ObamaCare is too big and too complicated to just tinker around the edges; it must be repealed. That part is relatively simple. Although repeal is unlikely until after the next presidential election, ObamaCare can be contained until then by withholding funding.
It’s the “replace” part where decision makers get bogged down. Replace with what? Time to go back to the slogan stockpile and pull out one that has been around so long it is known by an acronym— KISS for “Keep It Simple, Stupid.”
The health care system is a bear—complex beyond your wildest imagination—and that’s the problem. Complexity adds costs.
Health insurance was once a product to protect against the risk of catastrophic financial loss. Today, it is a medical pre-payment plan with enough restrictions, controls, contracts, regulations and paperwork to permanently incapacitate innovation and cost-controlling competition. Government programs have multiplied those problems exponentially and have thrown in an immeasurable quantity of fraud and waste for good measure.
The health care system did not get this way overnight and it will not be cured overnight, but KISS-ing this bear will put it on a new path. Of the many proposals that have been offered, three very simple policy changes will make the most difference: expand health savings accounts, promote individually owned health insurance policies and block-grant Medicaid to the states.
HEALTH SAVINGS ACCOUNTS (HSAs) are an increasingly popular model of health insurance that combines a savings account—funded with pre-tax dollars—with a high-deductible insurance policy. And they actually reduce health care costs. The American Academy of Actuaries released a study last year quantifying overall savings at 10 to 12 percent the first year and half the rate of inflation in costs in subsequent years.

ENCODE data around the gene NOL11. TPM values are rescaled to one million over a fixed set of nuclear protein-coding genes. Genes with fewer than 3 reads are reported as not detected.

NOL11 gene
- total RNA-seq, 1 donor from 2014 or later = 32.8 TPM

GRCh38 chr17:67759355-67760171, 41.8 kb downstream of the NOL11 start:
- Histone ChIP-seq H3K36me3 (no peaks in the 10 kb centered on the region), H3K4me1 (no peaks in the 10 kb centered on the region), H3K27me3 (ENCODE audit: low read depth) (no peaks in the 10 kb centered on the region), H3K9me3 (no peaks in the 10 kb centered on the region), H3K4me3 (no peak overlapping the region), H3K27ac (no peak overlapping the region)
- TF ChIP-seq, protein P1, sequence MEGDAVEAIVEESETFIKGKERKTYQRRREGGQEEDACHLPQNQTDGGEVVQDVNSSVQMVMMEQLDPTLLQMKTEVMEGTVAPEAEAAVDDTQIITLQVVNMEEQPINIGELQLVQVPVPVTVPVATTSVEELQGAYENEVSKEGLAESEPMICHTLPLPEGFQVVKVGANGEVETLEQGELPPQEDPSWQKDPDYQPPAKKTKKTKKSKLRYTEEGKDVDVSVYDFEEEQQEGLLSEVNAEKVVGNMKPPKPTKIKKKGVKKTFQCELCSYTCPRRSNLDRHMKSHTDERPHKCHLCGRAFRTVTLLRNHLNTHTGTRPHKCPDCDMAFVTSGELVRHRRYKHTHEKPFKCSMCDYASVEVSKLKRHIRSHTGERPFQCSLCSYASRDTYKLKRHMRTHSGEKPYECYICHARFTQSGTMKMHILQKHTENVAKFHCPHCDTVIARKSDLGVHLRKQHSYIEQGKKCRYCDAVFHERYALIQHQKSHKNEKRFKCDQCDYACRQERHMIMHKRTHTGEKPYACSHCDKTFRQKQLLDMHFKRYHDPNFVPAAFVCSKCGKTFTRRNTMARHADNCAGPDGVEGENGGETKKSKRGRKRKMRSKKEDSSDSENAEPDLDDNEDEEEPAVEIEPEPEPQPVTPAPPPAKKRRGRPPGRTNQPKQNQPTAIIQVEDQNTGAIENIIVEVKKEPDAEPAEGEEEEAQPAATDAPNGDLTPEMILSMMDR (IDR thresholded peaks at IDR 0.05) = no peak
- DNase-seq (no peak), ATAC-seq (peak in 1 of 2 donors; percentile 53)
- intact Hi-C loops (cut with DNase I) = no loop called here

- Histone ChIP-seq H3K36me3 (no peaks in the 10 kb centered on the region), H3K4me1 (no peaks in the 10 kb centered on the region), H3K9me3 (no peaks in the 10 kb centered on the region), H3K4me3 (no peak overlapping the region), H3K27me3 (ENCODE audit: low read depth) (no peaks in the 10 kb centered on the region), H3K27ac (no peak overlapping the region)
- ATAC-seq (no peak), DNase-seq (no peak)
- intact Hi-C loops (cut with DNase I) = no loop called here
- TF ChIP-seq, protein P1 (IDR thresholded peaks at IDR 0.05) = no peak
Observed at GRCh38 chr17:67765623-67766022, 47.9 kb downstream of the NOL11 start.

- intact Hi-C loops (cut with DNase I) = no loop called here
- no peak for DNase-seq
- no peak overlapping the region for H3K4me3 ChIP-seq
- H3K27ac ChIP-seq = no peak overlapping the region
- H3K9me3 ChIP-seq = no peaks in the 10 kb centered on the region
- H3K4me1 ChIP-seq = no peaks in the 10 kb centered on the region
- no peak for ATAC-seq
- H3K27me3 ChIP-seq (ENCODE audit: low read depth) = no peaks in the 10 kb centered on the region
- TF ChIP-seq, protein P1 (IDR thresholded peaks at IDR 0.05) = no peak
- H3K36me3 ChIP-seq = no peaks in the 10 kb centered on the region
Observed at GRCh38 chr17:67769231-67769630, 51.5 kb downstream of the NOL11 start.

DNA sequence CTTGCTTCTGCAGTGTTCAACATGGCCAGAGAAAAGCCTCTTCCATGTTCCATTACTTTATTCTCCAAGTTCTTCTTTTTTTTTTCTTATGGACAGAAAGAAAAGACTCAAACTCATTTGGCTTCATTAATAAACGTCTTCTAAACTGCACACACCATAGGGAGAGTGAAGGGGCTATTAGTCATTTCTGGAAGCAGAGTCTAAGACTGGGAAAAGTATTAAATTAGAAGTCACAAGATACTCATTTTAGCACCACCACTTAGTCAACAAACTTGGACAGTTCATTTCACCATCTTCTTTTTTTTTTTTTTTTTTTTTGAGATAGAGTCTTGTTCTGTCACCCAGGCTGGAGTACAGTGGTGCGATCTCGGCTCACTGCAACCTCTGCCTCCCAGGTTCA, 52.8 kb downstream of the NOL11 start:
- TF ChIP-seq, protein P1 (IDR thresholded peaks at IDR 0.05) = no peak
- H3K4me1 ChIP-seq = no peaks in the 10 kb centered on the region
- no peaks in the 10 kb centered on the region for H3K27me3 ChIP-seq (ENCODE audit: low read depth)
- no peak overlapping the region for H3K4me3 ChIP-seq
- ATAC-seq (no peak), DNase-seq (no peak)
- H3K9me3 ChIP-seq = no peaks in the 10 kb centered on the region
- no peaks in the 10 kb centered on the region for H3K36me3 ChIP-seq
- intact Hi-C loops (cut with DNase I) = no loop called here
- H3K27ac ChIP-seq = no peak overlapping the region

HSAs have worked for Indiana’s state employee insurance. In 2010, 70 percent of state employees chose the HSA option, saving $8 million in their accounts and reducing the state’s insurance costs by 11 percent.
The reason is simple. HSAs put individuals back in charge of their own medical care decisions, and paying for those decisions with their own savings account restores the financial relationship between the patient and the provider. It’s called the free market. What has worked with cell phones to lower costs and increase innovation will work with health care.
Congress should remove all restrictions it has placed on HSAs and then not mess with them anymore.
Next is the individual ownership of policies, and the first step is for Congress to give individuals the same tax credits they extend to businesses today. Exempting insurance premiums, including long term care premiums, from taxation would be far less costly to the federal budget than the multi-trillion dollar plan Congress passed.
Individuals have proven perfectly capable of purchasing their own automobile, homeowners, and life insurance without the federal government making those decisions for them. Let individuals decide how much risk they want to insure themselves against, which providers they want to see, and how much they are willing to pay for those services.
MEDICAID, the federal entitlement program for health care for the poor, is the mother bear of complexity. Jointly funded by the state and federal governments, it is on a collision course with state budgets and has governors from both red and blue states crying for relief.
Again, the answer is simple. Block-grant the funds to the states—meaning the feds should give the money directly to the states—and let them figure out what works best for their citizens. Take the strings off and allow the states to innovate, hopefully employing HSAs and individual ownership of policies.
These three simple policy changes will not shock the system as ObamaCare is about to do, but will instead inject choice and responsibility into the system to the benefit of us all.
Wohlgemuth is the Executive Director and Director of the Center for Health Care Policy at the Texas Public Policy Foundation, a non-profit, free-market research institute based in Austin. She served 10 years in the Texas House of Representatives, specializing in health care issues.